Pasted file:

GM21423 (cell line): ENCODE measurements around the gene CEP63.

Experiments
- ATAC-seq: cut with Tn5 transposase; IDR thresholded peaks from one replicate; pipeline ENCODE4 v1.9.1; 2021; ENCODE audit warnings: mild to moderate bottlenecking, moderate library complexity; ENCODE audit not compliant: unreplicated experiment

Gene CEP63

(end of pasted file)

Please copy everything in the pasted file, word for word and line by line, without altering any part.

GM21423 (cell line): ENCODE measurements around the gene CEP63.

Experiments
- ATAC-seq: cut with Tn5 transposase; IDR thresholded peaks from one replicate; pipeline ENCODE4 v1.9.1; 2021; ENCODE audit warnings: mild to moderate bottlenecking, moderate library complexity; ENCODE audit not compliant: unreplicated experiment

Gene CEP63